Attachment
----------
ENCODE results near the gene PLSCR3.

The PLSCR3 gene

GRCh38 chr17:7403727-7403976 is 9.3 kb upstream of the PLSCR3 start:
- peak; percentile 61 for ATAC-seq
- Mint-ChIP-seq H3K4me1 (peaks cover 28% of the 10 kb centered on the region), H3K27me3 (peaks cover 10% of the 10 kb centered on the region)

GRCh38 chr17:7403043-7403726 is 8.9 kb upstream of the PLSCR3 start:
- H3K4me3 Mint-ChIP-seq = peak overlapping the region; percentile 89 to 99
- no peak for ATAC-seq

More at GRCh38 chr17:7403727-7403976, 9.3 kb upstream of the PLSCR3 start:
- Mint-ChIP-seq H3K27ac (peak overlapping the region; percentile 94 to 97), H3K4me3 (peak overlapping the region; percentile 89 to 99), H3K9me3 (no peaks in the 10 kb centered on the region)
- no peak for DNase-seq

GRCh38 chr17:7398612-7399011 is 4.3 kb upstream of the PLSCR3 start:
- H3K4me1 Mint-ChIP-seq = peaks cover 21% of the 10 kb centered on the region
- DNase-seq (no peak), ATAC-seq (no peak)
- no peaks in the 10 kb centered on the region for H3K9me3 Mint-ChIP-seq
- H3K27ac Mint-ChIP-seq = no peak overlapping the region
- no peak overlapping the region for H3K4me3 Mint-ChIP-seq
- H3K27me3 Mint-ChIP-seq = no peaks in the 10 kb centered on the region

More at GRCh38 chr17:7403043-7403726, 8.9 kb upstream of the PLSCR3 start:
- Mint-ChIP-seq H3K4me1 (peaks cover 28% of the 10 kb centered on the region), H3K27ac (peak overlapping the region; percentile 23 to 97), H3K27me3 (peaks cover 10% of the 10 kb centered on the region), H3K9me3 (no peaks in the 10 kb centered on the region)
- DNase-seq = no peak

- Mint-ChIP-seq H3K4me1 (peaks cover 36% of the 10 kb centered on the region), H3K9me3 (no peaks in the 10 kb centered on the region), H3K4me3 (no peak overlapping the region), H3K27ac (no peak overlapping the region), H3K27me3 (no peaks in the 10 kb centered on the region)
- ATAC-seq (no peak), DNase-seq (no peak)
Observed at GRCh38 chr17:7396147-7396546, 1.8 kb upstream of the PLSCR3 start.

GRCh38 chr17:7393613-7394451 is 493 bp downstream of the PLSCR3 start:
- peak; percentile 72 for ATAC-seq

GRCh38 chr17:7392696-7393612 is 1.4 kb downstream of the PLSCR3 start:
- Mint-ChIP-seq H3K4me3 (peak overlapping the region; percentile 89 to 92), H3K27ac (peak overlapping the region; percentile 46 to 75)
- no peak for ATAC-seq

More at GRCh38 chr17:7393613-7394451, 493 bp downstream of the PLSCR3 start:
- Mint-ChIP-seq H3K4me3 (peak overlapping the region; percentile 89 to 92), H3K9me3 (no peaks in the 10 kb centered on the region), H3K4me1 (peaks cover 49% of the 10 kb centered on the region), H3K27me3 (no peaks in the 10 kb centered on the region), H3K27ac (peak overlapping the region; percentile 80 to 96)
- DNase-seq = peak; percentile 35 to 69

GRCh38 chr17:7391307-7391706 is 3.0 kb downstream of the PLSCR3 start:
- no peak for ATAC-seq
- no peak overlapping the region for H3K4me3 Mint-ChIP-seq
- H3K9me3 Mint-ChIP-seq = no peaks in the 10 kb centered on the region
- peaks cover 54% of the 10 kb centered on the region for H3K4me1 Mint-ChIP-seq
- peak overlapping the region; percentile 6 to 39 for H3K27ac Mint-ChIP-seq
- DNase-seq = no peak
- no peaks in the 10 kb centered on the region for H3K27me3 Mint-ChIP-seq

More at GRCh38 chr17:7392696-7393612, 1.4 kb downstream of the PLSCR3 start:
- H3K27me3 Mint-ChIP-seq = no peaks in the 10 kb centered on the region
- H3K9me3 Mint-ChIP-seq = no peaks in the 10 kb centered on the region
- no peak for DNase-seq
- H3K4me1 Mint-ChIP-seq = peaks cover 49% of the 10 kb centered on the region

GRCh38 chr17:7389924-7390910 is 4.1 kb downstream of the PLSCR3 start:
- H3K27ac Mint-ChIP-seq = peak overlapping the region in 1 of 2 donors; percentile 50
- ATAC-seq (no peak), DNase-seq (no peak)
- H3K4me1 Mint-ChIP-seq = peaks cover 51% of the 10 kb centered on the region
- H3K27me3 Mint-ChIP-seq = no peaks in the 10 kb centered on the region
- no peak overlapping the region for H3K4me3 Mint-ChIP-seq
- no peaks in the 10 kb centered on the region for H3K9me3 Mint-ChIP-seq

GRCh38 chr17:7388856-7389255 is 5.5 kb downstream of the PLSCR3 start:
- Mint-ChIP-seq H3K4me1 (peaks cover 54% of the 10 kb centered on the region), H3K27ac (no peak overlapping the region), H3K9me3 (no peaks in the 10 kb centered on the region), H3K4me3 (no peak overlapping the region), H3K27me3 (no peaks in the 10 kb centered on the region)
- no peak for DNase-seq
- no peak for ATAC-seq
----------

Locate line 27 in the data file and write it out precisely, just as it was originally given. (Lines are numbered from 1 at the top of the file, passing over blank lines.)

GRCh38 chr17:7392696-7393612 is 1.4 kb downstream of the PLSCR3 start: